State’s ports, already successful, see growth ahead

After years of study and planning, the state’s three commercial ports – the Port of Providence, the Port of Davisville and Newport – are on the verge of major investments that promise to bring as many as 1,000 new jobs to the state. More

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State’s ports, already successful, see growth ahead

Posted 3/5/12

After years of study and planning, the state’s three commercial ports – the Port of Providence, the Port of Davisville and Newport – are on the verge of major investments that promise to bring as many as 1,000 new jobs to the state.

The timing of the investments couldn’t be better in terms of the state’s economy, a perspective emphasized during a public discussion at a R.I. Senate Economic Summit held last week at the Quonset Business Park.

The starting point was a report released last month by a joint House and Senate commission created by the General Assembly in 2009 to study the economic potential of the state’s seaports. The report said the ports could generate an additional 1,000 jobs, $70 million in personal income and $127 million in business revenue provided certain steps were taken. That conclusion was supported when companies that conduct business at the ports explained their plans for growth at the ports to the senators.

“One of the things the state should be focused on is capital investments,” said John Holmander, vice president of Electric Boat’s Virginia-class submarine program. Electric Boat, which has 2,300 employees in Rhode Island, “has made some very significant capital investments over the last few years. We’ve put in about $1 billion in improvements since we’ve been here,” he said.

The company is currently planning a new product, the Ohio-class submarine, and relies on water transport to move submarine modules to its other facilities in Groton, Conn., and Newport News, Va.

Holmander mentioned the company’s newest building, “Bay 4,” which will enable Electric Boat to fabricate modules for Virginia-class submarines under one roof, simplifying the process and increasing efficiency. The building cost $50 million and can house about 400 tradespeople. “Once those investments are made they don’t go away,” he said.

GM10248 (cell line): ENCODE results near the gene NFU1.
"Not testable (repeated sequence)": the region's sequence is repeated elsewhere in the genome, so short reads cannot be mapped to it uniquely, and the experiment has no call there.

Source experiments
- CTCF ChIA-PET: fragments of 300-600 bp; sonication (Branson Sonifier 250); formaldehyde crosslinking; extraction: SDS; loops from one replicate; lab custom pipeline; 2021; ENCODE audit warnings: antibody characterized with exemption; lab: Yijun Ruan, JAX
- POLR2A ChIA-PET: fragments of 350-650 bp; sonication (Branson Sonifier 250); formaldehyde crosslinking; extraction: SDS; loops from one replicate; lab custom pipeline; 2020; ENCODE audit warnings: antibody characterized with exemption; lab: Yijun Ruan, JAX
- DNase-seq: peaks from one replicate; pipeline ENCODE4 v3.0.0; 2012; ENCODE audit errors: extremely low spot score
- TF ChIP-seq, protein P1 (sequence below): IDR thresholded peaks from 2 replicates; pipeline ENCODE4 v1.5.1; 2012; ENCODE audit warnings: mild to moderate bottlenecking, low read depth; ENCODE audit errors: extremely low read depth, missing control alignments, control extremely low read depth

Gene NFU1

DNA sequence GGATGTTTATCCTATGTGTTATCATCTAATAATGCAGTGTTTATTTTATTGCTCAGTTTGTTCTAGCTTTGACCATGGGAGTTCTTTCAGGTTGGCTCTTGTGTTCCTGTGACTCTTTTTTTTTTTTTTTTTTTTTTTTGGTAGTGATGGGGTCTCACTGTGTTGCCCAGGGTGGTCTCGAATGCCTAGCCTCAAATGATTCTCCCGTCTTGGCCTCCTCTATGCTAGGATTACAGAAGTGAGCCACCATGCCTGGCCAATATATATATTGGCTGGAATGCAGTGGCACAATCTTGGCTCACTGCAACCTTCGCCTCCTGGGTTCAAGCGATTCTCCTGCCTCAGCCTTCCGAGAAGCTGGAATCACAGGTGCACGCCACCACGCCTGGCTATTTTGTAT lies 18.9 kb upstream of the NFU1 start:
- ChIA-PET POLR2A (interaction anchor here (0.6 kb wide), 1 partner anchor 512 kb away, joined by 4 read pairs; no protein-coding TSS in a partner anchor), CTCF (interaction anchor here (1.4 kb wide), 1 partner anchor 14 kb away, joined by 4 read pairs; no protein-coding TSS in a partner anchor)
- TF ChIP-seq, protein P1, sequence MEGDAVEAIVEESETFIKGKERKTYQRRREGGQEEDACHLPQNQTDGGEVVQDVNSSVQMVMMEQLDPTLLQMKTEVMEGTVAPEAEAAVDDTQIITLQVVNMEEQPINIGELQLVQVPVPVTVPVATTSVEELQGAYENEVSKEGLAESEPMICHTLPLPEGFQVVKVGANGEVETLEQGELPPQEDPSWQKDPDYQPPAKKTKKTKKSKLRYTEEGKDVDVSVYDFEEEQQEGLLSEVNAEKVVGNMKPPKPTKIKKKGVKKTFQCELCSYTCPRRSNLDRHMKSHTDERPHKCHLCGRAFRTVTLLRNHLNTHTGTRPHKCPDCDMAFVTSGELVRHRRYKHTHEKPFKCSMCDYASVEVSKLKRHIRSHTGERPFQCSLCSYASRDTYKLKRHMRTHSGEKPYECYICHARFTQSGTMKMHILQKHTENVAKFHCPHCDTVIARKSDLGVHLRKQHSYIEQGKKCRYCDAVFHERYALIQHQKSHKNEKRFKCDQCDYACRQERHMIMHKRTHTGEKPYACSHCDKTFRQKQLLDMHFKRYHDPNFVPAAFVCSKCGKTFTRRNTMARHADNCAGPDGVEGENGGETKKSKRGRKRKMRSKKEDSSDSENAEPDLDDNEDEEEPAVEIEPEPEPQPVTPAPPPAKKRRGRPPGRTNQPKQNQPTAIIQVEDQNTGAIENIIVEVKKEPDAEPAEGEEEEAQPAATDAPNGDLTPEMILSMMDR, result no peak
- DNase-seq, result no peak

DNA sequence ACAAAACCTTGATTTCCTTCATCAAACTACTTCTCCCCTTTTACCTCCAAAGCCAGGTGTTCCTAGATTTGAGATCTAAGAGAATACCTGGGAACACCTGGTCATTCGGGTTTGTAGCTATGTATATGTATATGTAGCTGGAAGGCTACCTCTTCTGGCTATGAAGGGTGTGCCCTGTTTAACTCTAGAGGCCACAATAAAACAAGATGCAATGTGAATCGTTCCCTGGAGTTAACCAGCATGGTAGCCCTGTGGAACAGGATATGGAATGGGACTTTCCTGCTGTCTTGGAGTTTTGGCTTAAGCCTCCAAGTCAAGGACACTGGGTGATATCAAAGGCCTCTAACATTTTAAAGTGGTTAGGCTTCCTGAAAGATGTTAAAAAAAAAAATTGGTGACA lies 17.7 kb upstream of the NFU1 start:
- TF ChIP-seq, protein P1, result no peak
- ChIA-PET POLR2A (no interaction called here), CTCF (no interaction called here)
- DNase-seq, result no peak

Jeff Grybowski, chief administrative officer of Deepwater Wind, told the senators that his company would not have moved its headquarters to Davisville had the state not shown interest in his industry. He expressed the nation’s need for wind-generated power, as well as its economic potential.

“In Europe, offshore wind farms can be 400 to 600 feet tall, and each turbine can weigh 2,000 tons. Most of the major industrial corporations in the world have a role in the offshore wind business. Large manufacturers are all involved in the wind business in Europe. China has decided they should also get involved in offshore wind,” he said.

The company has leased 170 acres of land at Quonset as well as invested $20 million in planning costs for a proposed wind farm 3 miles southeast of Block Island, a 30 megawatt facility consisting of five turbines.

The North Kingstown facility was also in the spotlight Feb. 28, when Gov. Lincoln D. Chafee announced the port is now the seventh-largest auto importer in North America, receiving 150,519 vehicles last year, with another 41,797 received by rail.

At a portside ceremony, Chafee called for expansion of the facility and approval of a line item in his fiscal 2013 budget proposal authorizing the Quonset Development Corporation, which manages the port through the R.I. Economic Development Corporation, to finance $7.5 million in debt for dredging the port. Davisville has not been dredged since the 1970s and has a current depth of 29 feet. The preferred depth is 32 feet. The bonds would be paid for in part by user fees at the port. Planning for the project is almost complete and dredging could begin in October if passed by the Assembly.

The dredging would support other improvements already under way. Davisville is in the middle of $22.3 million worth of investments thanks to a 2010 federal Transportation Investments Generating Economic Recovery grant. Rail and road work at the facility already has been completed, and improvements to terminals 4 and 5 and piers 1 and 2 – including construction of a mobile harbor crane – are well under way.

The Port of Providence, also known as ProvPort, is also on the cusp of major investments. It won a $10.5 million Tiger grant to support the purchase and installation of two high-performance cranes. The grant requires matching funds of $8.9 million to be released, however, something that the city-owned port has not yet raised. In addition, ProvPort is expecting another $1.5 million to improve rail access.

The cranes are to be the first part of a potential $39 million improvement plan to create 550 jobs and $120 million of new economic activity.

Thomas Sullivan, senior vice president of Moran Shipping Agencies Inc., another maritime business with worldwide operations, summarized interest in improving the state’s ports. “The commercial-shipping industry stands ready to assist the promotion of Rhode Island’s ports and work in concert with other users of the bay,” he said. •

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